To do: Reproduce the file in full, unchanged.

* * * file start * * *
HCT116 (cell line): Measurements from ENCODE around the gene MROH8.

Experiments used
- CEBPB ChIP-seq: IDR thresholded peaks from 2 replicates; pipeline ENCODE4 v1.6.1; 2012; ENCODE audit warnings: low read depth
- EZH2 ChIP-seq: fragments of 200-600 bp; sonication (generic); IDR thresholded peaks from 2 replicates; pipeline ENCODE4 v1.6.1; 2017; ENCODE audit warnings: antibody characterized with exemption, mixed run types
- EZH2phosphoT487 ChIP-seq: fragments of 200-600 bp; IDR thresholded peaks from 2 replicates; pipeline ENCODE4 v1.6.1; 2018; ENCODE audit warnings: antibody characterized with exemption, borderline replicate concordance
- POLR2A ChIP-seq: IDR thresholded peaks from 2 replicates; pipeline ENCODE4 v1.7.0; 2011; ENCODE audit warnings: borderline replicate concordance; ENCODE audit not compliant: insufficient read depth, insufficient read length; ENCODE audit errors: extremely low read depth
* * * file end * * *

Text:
HCT116 (cell line): Measurements from ENCODE around the gene MROH8.

Experiments used
- CEBPB ChIP-seq: IDR thresholded peaks from 2 replicates; pipeline ENCODE4 v1.6.1; 2012; ENCODE audit warnings: low read depth
- EZH2 ChIP-seq: fragments of 200-600 bp; sonication (generic); IDR thresholded peaks from 2 replicates; pipeline ENCODE4 v1.6.1; 2017; ENCODE audit warnings: antibody characterized with exemption, mixed run types
- EZH2phosphoT487 ChIP-seq: fragments of 200-600 bp; IDR thresholded peaks from 2 replicates; pipeline ENCODE4 v1.6.1; 2018; ENCODE audit warnings: antibody characterized with exemption, borderline replicate concordance
- POLR2A ChIP-seq: IDR thresholded peaks from 2 replicates; pipeline ENCODE4 v1.7.0; 2011; ENCODE audit warnings: borderline replicate concordance; ENCODE audit not compliant: insufficient read depth, insufficient read length; ENCODE audit errors: extremely low read depth